Hold the Mayo

I’ll be right upfront, this is a restaurant rant.

Ever go to a *drive thru and ask them to hold the mayo?  The only sandwich I like with mayonnaise is a BLT.  And then I prefer Miracle Whip.I learned to tolerate mayo when I cooked at a small office building deli.  I made egg salad and tuna with mayo. But a hamburger?  Growing up we had hamburgers at home, not in a restaurant.  It was meat, mustard, and maybe a pickle.  When I married and went to a foreign land, Texas, a burger came “all the way” – restaurant lingo for, meat, cheese, lettuce, tomato, onion, pickles, mustard, ketchup, mayo and the kitchen sink.  A brief venture working at a Dairy Queen made me an “all the way” expert.  And don’t forget that little DQ signature curl on the ice cream cone, it had to be perfect.  You’re also taught you must always turn a Blizzard upside down when presenting it to the customer.

Another brief stint as a waitress in a brand new small restaurant was when I realized I was not cut out for this type of work. I had a catering business with a good friend for a very short time.  That’s when my back pain took priority and we had to quit, but I knew something of food service. At this new restaurant I naively thought the owner would be well versed in what it takes to run a startup business.  Thinking it would be fun to wait tables for a new adventure, I was wrong, very, very, wrong.  We had about four popular items on the menu.  My first table had sixteen hungry people.  Right then, my instincts should have kicked in, but no.  I took the orders and finally went to the kitchen, finding everyone (2) there in a chaotic mess.  I’ve since learned this is the usual in restaurant kitchens.  After four trips back to my large table, advising them we were “out” of what they ordered, I felt like a failure.  Needless to say, so was the restaurant.

These experiences make you realize that working with food takes guts!  Waiters and waitresses need to be respected and tipped!  I’m not talking about ten percent on a cup of coffee.  These people don’t make minimum wage.  They take home a share of tips at the end of the night.  I emphasize share.  If your waiter is amazing and his coworker isn’t, they all get the same share at the end.  Minimum wage is important.  When I see bread go from 25cents to 325 cents, something has to give. 

As in most jobs, especially outside an office atmosphere, you have to walk in their shoes before criticizing.  Working in your home or outside, is hard.  If it wasn’t, it would be called vacation.

Okay another language alert if you watch this!  Think the quality of my posts may be going downhill.?….



50 thoughts on “Hold the Mayo

    1. I have no idea, I know my truck used to have a score card on the side of the cab, it wasn’t human causalities but it was still causalities.
      I also don’t remember how long ago I started them, on this site it was probably only 5-6 month ago

      Liked by 1 person

    2. Maybe you forget that at 3am in the pitch black coming around a blind corner on a country road where visibility is poor any animal on the road becomes a target because they aren’t suppose to be there.

      No one sets out to kill any wildlife but the first thing you are taught in a truck, especially a big one is that you never swerve for wildlife. Swerving always posses more risk with a loaded semi. One doesn’t drive through a herd that is being shifted, one drives through a herd because they aren’t suppose to be on the road and it’s too late to stop, that’s why they call it an accident.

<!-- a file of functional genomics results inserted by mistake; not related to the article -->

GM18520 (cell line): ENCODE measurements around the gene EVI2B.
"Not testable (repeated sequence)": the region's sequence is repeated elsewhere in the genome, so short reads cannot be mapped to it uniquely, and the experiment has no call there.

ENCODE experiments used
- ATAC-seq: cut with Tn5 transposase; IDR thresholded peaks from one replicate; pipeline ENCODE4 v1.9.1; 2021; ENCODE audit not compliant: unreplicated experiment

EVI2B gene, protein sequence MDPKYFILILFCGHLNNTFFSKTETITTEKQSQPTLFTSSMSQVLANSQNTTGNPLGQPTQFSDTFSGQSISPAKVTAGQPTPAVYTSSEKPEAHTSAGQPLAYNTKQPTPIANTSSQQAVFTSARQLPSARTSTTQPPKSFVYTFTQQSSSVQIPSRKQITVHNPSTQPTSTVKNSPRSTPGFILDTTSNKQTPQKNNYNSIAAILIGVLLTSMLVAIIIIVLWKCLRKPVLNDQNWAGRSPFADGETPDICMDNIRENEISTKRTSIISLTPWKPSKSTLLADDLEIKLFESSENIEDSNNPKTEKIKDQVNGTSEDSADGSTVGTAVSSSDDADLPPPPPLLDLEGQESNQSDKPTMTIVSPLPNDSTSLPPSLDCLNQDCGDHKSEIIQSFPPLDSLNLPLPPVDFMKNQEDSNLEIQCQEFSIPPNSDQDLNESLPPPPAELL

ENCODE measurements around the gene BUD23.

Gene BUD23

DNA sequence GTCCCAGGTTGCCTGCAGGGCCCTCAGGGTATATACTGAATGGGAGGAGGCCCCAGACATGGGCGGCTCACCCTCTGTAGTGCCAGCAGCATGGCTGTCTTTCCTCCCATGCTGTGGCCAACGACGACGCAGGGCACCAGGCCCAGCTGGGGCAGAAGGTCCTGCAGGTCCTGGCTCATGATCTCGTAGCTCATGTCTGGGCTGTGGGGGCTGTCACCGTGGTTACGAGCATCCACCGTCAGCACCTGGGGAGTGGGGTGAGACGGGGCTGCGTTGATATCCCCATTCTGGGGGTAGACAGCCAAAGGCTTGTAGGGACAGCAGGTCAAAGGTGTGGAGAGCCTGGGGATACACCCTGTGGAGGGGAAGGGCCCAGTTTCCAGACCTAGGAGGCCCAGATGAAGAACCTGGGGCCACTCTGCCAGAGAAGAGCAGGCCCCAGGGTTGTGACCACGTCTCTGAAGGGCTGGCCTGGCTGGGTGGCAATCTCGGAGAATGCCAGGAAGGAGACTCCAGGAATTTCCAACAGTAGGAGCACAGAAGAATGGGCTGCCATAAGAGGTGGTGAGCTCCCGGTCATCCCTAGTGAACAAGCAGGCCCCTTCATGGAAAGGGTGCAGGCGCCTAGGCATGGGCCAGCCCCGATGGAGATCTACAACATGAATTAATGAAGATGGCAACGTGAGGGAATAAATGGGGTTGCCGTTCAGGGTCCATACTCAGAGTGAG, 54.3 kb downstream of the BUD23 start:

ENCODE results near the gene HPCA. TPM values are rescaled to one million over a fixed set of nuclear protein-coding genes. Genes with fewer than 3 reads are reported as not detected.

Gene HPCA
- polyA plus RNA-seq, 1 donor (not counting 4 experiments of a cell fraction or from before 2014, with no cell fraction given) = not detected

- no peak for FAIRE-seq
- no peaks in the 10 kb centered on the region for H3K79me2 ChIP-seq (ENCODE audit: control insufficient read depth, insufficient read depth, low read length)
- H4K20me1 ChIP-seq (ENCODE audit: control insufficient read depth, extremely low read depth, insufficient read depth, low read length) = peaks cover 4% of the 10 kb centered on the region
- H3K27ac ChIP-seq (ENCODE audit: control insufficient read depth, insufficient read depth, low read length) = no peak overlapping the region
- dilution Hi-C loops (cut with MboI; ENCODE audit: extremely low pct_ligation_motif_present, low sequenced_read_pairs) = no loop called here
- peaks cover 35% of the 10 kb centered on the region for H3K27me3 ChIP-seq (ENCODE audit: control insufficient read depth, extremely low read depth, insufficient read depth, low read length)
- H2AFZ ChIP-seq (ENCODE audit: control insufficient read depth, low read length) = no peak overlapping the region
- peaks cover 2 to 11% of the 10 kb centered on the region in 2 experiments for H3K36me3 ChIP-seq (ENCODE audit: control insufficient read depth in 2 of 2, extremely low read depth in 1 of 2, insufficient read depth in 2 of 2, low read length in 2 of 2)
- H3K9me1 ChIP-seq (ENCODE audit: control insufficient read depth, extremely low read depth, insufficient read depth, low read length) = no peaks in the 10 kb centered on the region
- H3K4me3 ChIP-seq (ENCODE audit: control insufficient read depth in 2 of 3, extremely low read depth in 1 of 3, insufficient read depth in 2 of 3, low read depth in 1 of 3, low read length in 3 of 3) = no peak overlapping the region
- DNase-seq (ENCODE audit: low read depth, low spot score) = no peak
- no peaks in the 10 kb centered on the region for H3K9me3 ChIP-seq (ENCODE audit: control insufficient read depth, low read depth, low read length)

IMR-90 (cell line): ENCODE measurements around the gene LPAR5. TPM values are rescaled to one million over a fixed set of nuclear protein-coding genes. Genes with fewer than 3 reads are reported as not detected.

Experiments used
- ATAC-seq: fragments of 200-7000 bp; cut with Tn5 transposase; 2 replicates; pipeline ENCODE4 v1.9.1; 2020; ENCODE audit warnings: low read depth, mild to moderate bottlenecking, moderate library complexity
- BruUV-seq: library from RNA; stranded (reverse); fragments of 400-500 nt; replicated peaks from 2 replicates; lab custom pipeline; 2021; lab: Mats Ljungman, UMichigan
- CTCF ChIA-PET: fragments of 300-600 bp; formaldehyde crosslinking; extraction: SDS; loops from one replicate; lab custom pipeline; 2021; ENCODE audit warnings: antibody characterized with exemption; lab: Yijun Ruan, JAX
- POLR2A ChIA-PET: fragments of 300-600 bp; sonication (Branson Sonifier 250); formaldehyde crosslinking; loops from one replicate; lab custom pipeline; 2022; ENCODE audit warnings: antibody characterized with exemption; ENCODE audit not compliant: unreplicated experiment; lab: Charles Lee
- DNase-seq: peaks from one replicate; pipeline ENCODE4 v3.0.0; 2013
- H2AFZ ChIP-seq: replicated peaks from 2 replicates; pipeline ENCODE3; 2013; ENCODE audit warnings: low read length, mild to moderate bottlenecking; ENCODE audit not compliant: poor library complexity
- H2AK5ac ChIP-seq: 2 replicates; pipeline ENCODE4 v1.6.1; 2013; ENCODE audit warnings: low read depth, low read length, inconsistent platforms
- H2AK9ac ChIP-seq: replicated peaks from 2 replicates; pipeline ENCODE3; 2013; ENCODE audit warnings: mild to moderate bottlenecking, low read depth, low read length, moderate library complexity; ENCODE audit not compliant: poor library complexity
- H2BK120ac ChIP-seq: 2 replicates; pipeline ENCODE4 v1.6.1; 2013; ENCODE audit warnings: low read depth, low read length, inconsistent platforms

Liked by 1 person

  1. I love mayo. But the absolute best is Japanese mayo. It is richer, tangier, and has a much better texture. Luckily there’s a Japanese market nearby so I can constantly supply myself. I didn’t know you worked in the restaurant business! That’s so cool. It’s where I ultimately want to be. I always make sure to treat whoever is serving me with respect and tip accordingly, and I always say you can judge a person based on how they treat those who are there to serve them.

    Liked by 1 person

    1. Catering? It was great fun, big feeling of accomplishment.
      I was really busy at that time, working outside the home, catering, and teenagers! Relatives had a family reunion and we brought chicken from a deli. One cousin wouldn’t stop razzing me about bringing it. 🙄☺️. But I did a lot of family parties at home and provided home cooked platters I made myself.

      Liked by 1 person

    2. Yeah that sounds like it must have been just a lot of fun but a lot of work. And that’s without me having to even think of what I’d do trying to raise teenagers at the same time!
      I get that sometimes too. I tell my relatives I love to cook and I’ll make things for our parties and for special events, but god forbid I ever show up to THEIR parties without bringing a full menu myself. Hahah.

      Liked by 1 person

  2. I seldom eat out, these days. Being a vegetarian my choices are always limited.
    Mayo? Stopped buying it, years ago. Made with Canola and or Soya, oils. They are exclusively; Genetically Modified and soaked in pesticides. Monsanto knew about the links to Cancer and Roundup 30 years ago but still produce and encourage it’s use. While I agree with how servers are both treated and paid. I still look around and see a plethora of eateries. Which means? Always read the ingredients list. Know how to use the nutritional info on the label. Pay attention to the portion size that is used. Be an educated consumer …Cheers Jamie.

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  3. I’ve never worked in a restaurant or had any sort of service job but I thoroughly appreciate the people who work in the places I visit. I always chat happily to them and leave them a good tip. They are doing something to brighten my day, it’s only fair that I do the same for them!

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